Before Prohibition, there were no regulations for advertising whiskey. This led to many forms of advertising that people today would consider shocking. These advertising cards for H. McKenna Whisky, made by the firm that handled their whiskey in Boston, Mass. are a good example of how things have changed in the last 125 years or so.
The series of four advertising cards show a little boy, out in the woods, usually fishing, but in one card there is a rifle next to the boy indicating he has been hunting. There are no images of whisky in the drawings, but “McKenna Whisky, 245 Fourth Street, bet. Main and Market, Louisville Ky.” is printed across the top and “C.D. Potter, Sole Eastern Agent, 35 Devonshire Street, Boston” is printed across the bottom. The images are eye-catching and serve the purpose of getting your attention. The real purpose of the card is printed upon the back of the card. Here, the largest print is “Pure Old Line Sour Mash Whisky” with the address of the firm in Louisville, and the location of their Nelson County distillery included in the headlines of the card.
The main purpose of the card is almost lost in the smaller print. These cards are to promote the use of McKenna whisky as a medicine. There is a paragraph that reads, “We, the undersigned, have been using H. McKenna’s Whiskey for medical purposes in our practice for years, and we find it pure, as represented by him and can recommend it to any person needing Whiskey for medical use.” Under this paragraph are the names of a dozen doctors and the towns in Kentucky that they reside. It ends with “Mr. McKenna’s Whisky is the purest and best I have ever seen.”
The regulations put into place after the Repeal of Prohibition would make these cards unusable. The distilleries themselves set some rules for advertising that would prohibit the printing of these cards. First of all using images of children or any other image that would promote the use of whiskey by children was forbidden. Next, the industry agreed not to promote whiskey as a medicine. This included discussing the use to cure specific illness. Famously, Green River had to change its slogan from the “Whiskey without a headache” to the “Whiskey without regrets”.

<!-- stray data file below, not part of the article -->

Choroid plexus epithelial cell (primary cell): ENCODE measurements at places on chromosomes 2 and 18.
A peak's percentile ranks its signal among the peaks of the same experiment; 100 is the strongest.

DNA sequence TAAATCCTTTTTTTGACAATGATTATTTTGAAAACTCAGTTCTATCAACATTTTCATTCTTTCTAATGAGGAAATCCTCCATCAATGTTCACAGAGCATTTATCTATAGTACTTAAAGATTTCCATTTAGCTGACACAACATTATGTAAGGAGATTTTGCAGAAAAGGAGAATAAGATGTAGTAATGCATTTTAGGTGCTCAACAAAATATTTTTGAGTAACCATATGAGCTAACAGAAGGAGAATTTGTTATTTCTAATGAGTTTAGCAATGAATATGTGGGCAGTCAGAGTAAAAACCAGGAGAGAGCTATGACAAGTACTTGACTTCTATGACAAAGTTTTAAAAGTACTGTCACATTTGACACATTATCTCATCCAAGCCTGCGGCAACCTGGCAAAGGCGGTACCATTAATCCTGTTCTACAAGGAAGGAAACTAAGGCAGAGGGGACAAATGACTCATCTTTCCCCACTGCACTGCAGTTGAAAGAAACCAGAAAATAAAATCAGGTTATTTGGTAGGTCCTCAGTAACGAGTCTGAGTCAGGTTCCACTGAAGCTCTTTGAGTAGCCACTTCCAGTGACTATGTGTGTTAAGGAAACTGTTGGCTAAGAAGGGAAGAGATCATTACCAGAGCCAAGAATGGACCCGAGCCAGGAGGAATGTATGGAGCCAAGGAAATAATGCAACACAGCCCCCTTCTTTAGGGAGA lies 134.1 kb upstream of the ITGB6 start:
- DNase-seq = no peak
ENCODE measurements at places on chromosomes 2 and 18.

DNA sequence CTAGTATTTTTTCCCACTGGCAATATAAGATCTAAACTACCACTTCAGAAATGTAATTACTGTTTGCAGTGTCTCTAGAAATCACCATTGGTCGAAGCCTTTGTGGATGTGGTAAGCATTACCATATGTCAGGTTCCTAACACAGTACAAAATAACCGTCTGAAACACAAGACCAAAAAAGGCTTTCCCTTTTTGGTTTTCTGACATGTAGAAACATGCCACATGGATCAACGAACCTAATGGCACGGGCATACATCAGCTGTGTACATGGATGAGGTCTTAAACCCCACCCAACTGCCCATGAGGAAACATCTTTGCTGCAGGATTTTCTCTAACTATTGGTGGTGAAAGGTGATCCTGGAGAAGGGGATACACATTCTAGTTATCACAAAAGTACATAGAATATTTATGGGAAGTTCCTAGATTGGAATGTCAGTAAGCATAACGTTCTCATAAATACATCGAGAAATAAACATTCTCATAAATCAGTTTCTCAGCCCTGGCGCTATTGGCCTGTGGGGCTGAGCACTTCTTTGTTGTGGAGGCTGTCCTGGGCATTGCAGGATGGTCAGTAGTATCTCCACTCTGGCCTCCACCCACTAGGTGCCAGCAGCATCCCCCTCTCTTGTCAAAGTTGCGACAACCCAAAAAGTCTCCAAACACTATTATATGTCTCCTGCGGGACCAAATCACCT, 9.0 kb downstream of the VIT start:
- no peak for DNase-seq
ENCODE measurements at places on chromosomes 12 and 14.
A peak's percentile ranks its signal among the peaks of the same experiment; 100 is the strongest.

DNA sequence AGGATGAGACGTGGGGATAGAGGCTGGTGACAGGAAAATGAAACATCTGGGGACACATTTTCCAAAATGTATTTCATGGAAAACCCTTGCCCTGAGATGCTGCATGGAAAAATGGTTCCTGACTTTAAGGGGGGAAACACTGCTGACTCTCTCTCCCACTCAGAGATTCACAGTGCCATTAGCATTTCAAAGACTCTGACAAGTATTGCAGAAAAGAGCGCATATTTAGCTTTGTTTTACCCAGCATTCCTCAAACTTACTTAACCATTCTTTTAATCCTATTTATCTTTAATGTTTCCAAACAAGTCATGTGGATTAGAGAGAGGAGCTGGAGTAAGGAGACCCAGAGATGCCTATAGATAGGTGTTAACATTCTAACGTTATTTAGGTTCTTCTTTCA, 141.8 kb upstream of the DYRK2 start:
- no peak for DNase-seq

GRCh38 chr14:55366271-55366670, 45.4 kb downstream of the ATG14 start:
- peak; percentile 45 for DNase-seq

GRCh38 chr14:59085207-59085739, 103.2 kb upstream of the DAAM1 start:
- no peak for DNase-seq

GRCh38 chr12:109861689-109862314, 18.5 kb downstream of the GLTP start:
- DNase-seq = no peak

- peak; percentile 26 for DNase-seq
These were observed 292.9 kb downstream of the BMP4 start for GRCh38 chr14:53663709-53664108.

The nature of the industry had changed in other ways as well. These cards illustrate a pre-Prohibition style of doing business. A large part of the 19th century had distilleries selling their whiskey by the barrel to bars and taverns and usually had agents in different cities that worked as their sales force. C.D. Potter was the agent for McKenna, not only in Boston, but in “east” – probably all of New England. The whiskey probably was not sold by the bottle until after 1890 when the cost of bottles was reduced enough to make it profitable for distillers to bottle their own product. These agents often designed and paid for the cost of advertising cards such as these.
After Prohibition, the additional regulations, from the government and self-regulations in the industry, made the advertising of whiskey more centrally located with the distillery or brand owner being in charge of what was being produced.
Old advertising cards are a very collectable part of whiskey memorabilia. They are colorful and often very humorous. They can be found in antique stores or at online auctions. They are not extremely expensive and look good when framed and hung on the wall. They also tell many stories about whiskey that are often forgotten in the modern world of regulations.
Photos Courtesy of Rosemary Miller